"The key is to get him to repeat his delivery and throw strikes," said general manager Theo Epstein. "He's tough to hit. He's a very hard thrower. When he throws strikes, he's hard to hit. He's been a little erratic with his strike-throwing, but I think there's a chance to capture some upside there. He makes some sense for us."

Morales will team with Rich Hill to give the Sox two lefties in the bullpen.

The Sox have 10 days to trade, release or place Okajima on waivers.

His salary of 1.75 million may make him difficult to move, as teams generally prefer more inexpensive costs at the set-up and middle-inning roles.

Should the Sox not find a deal for him, it's possible that Okajima's salary would preclude him from being claimed on waivers. If Okajima clears waivers, he could remain in the organization. He began the year at Pawtucket before being recalled in mid-April.

Okajima, 35, was 1-0 with a 4.32 ERA in seven games with the Sox this season, his fifth in Boston. In his first three years with the Sox, he averaged 66 appearances and was a key member of the bullpen.

But injuries and ineffectiveness reduced his role in 2010 and it was a surprise to many when, after non-tendering him last fall, the Sox chose to re-sign him in January.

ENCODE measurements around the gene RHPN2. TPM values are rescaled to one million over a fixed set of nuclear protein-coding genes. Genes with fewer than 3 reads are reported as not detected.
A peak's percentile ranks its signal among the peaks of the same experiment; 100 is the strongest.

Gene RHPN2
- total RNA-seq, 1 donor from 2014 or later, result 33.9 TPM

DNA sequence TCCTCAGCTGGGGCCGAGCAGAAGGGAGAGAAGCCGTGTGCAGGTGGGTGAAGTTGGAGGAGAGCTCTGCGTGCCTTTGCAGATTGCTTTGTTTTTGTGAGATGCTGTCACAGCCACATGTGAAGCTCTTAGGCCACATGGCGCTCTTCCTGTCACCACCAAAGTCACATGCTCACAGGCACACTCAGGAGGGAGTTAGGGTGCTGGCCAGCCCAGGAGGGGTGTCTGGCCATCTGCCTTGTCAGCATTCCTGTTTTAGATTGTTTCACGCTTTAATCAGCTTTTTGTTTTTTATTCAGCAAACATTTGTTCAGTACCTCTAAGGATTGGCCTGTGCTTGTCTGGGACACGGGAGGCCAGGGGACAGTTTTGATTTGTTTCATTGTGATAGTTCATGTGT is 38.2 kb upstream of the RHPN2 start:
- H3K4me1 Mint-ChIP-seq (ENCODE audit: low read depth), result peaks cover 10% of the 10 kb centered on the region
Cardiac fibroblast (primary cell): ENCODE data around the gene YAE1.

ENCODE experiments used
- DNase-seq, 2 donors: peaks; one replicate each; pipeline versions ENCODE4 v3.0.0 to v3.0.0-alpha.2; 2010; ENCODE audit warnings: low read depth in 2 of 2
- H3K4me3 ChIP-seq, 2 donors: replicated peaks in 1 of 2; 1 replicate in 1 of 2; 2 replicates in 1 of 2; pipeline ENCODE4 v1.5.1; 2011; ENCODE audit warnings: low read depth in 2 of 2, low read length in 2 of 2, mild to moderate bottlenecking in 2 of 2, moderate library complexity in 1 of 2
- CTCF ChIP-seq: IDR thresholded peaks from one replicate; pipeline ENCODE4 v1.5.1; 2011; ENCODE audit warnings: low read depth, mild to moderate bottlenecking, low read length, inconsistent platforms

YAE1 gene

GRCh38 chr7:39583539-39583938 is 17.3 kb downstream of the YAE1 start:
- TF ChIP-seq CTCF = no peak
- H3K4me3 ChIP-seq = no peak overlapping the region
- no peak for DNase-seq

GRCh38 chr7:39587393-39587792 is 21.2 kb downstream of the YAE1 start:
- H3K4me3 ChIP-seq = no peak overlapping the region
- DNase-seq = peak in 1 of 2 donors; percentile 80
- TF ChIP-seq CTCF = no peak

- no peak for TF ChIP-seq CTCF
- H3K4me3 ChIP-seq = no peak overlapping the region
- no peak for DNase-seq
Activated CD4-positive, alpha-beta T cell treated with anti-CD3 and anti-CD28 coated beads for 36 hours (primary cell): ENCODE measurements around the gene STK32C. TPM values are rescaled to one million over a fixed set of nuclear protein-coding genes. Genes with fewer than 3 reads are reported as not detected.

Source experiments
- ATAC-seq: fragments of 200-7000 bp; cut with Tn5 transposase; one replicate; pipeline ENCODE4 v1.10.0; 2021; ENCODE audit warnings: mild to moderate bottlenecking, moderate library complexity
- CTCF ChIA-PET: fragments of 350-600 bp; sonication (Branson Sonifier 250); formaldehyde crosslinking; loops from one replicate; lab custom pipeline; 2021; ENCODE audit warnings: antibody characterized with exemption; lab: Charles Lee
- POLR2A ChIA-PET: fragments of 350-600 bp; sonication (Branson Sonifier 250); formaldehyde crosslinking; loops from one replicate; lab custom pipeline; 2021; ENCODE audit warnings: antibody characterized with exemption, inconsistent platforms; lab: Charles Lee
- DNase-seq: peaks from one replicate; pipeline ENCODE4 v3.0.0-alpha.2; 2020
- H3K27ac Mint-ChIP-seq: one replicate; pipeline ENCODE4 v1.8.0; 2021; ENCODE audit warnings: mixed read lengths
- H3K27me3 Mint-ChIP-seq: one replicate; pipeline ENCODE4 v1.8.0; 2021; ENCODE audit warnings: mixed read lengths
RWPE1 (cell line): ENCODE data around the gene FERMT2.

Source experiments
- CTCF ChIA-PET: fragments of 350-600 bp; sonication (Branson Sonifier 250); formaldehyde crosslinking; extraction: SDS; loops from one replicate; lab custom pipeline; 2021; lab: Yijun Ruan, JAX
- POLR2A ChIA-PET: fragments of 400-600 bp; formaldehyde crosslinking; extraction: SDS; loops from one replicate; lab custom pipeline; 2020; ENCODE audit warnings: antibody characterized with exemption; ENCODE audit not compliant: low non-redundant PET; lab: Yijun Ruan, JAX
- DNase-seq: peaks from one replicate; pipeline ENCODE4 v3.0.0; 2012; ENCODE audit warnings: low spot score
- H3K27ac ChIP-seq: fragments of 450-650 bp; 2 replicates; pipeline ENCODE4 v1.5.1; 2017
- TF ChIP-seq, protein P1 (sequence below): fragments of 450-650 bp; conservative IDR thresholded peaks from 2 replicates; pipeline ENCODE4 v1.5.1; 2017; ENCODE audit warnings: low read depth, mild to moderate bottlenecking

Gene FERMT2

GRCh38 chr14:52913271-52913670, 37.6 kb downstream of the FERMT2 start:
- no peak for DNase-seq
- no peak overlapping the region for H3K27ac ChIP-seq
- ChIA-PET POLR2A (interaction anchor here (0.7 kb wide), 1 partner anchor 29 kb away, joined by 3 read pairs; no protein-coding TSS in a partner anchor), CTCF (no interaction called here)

Okajima was warming in the bullpen in the ninth inning and would have pitched the 10th inning Thursday night had not the Sox won the game in the bottom of the ninth.

"It's my first time in this situation," said Okajima through a club interpreter, "so I'm not sure of what happens next . . . Having re-signed with Boston during the offseason, it is disappointing that this is happening, but signing here was not a mistake. I am very grateful to the opportunity the Red Sox have given me over five years."

Finally, the Sox will make two most roster moves Friday: shortstop Jose Iglesias will be optioned to Pawtucket and replaced on the Boston roster by utility man Drew Sutton; also, Dan Wheeler will end his minor-league rehab assignment and be activated, with Michael Bowden, promoted from Pawtucket Tuesday, being returned to Triple A.

Sean McAdam can be reached at smcadam@comcastsportsnet.com. Follow Sean on Twitter at http:twitter.comsean_mcadam

Are Red Sox entering spring training with fewer questions than ever?

Are Red Sox entering spring training with fewer questions than ever?